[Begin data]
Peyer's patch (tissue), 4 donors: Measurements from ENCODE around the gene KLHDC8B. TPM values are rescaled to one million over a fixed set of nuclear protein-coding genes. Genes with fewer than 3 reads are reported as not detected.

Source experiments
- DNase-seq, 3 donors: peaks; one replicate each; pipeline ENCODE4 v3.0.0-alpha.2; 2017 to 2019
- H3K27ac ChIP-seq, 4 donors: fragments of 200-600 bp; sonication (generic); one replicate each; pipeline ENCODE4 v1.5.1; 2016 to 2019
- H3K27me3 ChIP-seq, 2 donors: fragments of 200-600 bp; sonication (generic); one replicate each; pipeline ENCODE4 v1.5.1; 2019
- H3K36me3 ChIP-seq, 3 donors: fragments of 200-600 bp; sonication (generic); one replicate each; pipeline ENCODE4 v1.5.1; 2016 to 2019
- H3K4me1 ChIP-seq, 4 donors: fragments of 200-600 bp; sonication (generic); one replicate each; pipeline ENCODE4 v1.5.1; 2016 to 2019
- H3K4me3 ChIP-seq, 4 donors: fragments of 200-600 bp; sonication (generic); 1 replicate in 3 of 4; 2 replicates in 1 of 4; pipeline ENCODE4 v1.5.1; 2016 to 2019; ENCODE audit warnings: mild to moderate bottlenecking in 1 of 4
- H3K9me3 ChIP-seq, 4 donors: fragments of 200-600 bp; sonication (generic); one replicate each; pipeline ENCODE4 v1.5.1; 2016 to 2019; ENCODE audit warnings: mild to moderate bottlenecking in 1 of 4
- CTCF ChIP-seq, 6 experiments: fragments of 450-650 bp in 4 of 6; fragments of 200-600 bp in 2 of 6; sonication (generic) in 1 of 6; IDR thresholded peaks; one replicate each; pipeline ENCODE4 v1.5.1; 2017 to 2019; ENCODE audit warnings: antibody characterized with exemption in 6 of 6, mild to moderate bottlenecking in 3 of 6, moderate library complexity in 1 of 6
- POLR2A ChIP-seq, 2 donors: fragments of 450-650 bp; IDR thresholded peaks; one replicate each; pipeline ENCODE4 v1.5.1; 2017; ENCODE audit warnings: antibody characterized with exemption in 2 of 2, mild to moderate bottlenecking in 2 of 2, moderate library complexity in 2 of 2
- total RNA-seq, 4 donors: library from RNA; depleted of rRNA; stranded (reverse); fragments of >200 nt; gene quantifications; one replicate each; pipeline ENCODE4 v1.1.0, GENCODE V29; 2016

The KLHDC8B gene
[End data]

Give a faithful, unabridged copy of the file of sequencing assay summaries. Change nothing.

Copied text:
Peyer's patch (tissue), 4 donors: Measurements from ENCODE around the gene KLHDC8B. TPM values are rescaled to one million over a fixed set of nuclear protein-coding genes. Genes with fewer than 3 reads are reported as not detected.

Source experiments
- DNase-seq, 3 donors: peaks; one replicate each; pipeline ENCODE4 v3.0.0-alpha.2; 2017 to 2019
- H3K27ac ChIP-seq, 4 donors: fragments of 200-600 bp; sonication (generic); one replicate each; pipeline ENCODE4 v1.5.1; 2016 to 2019
- H3K27me3 ChIP-seq, 2 donors: fragments of 200-600 bp; sonication (generic); one replicate each; pipeline ENCODE4 v1.5.1; 2019
- H3K36me3 ChIP-seq, 3 donors: fragments of 200-600 bp; sonication (generic); one replicate each; pipeline ENCODE4 v1.5.1; 2016 to 2019
- H3K4me1 ChIP-seq, 4 donors: fragments of 200-600 bp; sonication (generic); one replicate each; pipeline ENCODE4 v1.5.1; 2016 to 2019
- H3K4me3 ChIP-seq, 4 donors: fragments of 200-600 bp; sonication (generic); 1 replicate in 3 of 4; 2 replicates in 1 of 4; pipeline ENCODE4 v1.5.1; 2016 to 2019; ENCODE audit warnings: mild to moderate bottlenecking in 1 of 4
- H3K9me3 ChIP-seq, 4 donors: fragments of 200-600 bp; sonication (generic); one replicate each; pipeline ENCODE4 v1.5.1; 2016 to 2019; ENCODE audit warnings: mild to moderate bottlenecking in 1 of 4
- CTCF ChIP-seq, 6 experiments: fragments of 450-650 bp in 4 of 6; fragments of 200-600 bp in 2 of 6; sonication (generic) in 1 of 6; IDR thresholded peaks; one replicate each; pipeline ENCODE4 v1.5.1; 2017 to 2019; ENCODE audit warnings: antibody characterized with exemption in 6 of 6, mild to moderate bottlenecking in 3 of 6, moderate library complexity in 1 of 6
- POLR2A ChIP-seq, 2 donors: fragments of 450-650 bp; IDR thresholded peaks; one replicate each; pipeline ENCODE4 v1.5.1; 2017; ENCODE audit warnings: antibody characterized with exemption in 2 of 2, mild to moderate bottlenecking in 2 of 2, moderate library complexity in 2 of 2
- total RNA-seq, 4 donors: library from RNA; depleted of rRNA; stranded (reverse); fragments of >200 nt; gene quantifications; one replicate each; pipeline ENCODE4 v1.1.0, GENCODE V29; 2016

The KLHDC8B gene